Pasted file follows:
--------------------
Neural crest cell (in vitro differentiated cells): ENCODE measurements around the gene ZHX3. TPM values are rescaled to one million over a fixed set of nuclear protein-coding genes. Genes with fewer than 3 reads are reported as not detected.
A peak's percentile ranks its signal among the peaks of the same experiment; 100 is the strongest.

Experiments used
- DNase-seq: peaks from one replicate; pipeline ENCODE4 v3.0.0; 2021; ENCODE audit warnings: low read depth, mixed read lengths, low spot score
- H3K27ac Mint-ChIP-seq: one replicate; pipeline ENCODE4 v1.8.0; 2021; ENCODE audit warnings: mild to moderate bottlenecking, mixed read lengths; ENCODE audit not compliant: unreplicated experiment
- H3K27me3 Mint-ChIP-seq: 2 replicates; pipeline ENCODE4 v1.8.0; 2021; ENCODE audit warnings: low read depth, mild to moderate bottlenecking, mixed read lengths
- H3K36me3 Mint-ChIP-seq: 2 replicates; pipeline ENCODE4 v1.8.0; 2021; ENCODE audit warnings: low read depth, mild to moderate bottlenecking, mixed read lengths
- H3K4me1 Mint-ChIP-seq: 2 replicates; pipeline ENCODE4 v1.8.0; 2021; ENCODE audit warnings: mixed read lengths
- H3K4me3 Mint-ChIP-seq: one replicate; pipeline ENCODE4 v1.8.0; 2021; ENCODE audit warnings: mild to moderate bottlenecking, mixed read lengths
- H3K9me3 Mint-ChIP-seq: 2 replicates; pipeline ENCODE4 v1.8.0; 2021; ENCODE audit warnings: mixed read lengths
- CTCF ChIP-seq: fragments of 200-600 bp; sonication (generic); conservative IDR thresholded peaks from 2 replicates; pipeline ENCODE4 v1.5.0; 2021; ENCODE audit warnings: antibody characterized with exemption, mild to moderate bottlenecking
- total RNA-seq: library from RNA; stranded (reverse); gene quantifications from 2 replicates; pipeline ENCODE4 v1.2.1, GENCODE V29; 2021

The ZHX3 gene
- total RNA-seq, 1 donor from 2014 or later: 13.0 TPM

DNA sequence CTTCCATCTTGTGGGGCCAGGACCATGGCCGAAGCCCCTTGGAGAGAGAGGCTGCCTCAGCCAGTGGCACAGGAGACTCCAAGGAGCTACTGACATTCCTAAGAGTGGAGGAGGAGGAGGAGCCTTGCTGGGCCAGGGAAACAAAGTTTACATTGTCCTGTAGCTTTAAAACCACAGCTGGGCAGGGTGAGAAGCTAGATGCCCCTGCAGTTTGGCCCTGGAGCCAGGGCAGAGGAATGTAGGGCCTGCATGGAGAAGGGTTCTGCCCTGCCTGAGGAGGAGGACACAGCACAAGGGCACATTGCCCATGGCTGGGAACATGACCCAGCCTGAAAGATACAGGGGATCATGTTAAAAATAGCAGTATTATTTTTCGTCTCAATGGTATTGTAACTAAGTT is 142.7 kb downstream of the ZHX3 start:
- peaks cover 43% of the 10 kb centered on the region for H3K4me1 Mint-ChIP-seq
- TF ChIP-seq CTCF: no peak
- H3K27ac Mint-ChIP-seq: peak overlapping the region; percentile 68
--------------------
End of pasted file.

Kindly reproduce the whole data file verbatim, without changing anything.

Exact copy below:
Neural crest cell (in vitro differentiated cells): ENCODE measurements around the gene ZHX3. TPM values are rescaled to one million over a fixed set of nuclear protein-coding genes. Genes with fewer than 3 reads are reported as not detected.
A peak's percentile ranks its signal among the peaks of the same experiment; 100 is the strongest.

Experiments used
- DNase-seq: peaks from one replicate; pipeline ENCODE4 v3.0.0; 2021; ENCODE audit warnings: low read depth, mixed read lengths, low spot score
- H3K27ac Mint-ChIP-seq: one replicate; pipeline ENCODE4 v1.8.0; 2021; ENCODE audit warnings: mild to moderate bottlenecking, mixed read lengths; ENCODE audit not compliant: unreplicated experiment
- H3K27me3 Mint-ChIP-seq: 2 replicates; pipeline ENCODE4 v1.8.0; 2021; ENCODE audit warnings: low read depth, mild to moderate bottlenecking, mixed read lengths
- H3K36me3 Mint-ChIP-seq: 2 replicates; pipeline ENCODE4 v1.8.0; 2021; ENCODE audit warnings: low read depth, mild to moderate bottlenecking, mixed read lengths
- H3K4me1 Mint-ChIP-seq: 2 replicates; pipeline ENCODE4 v1.8.0; 2021; ENCODE audit warnings: mixed read lengths
- H3K4me3 Mint-ChIP-seq: one replicate; pipeline ENCODE4 v1.8.0; 2021; ENCODE audit warnings: mild to moderate bottlenecking, mixed read lengths
- H3K9me3 Mint-ChIP-seq: 2 replicates; pipeline ENCODE4 v1.8.0; 2021; ENCODE audit warnings: mixed read lengths
- CTCF ChIP-seq: fragments of 200-600 bp; sonication (generic); conservative IDR thresholded peaks from 2 replicates; pipeline ENCODE4 v1.5.0; 2021; ENCODE audit warnings: antibody characterized with exemption, mild to moderate bottlenecking
- total RNA-seq: library from RNA; stranded (reverse); gene quantifications from 2 replicates; pipeline ENCODE4 v1.2.1, GENCODE V29; 2021

The ZHX3 gene
- total RNA-seq, 1 donor from 2014 or later: 13.0 TPM

DNA sequence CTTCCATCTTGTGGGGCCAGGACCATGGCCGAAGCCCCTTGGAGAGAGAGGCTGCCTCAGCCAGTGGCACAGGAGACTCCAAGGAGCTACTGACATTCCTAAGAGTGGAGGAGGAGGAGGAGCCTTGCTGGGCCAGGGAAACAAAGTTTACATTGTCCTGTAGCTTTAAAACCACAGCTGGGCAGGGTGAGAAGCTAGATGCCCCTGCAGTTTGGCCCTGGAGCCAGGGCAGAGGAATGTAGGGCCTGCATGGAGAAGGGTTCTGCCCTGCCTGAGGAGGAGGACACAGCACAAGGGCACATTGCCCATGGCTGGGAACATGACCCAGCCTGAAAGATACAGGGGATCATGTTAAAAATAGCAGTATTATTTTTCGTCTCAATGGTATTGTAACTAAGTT is 142.7 kb downstream of the ZHX3 start:
- peaks cover 43% of the 10 kb centered on the region for H3K4me1 Mint-ChIP-seq
- TF ChIP-seq CTCF: no peak
- H3K27ac Mint-ChIP-seq: peak overlapping the region; percentile 68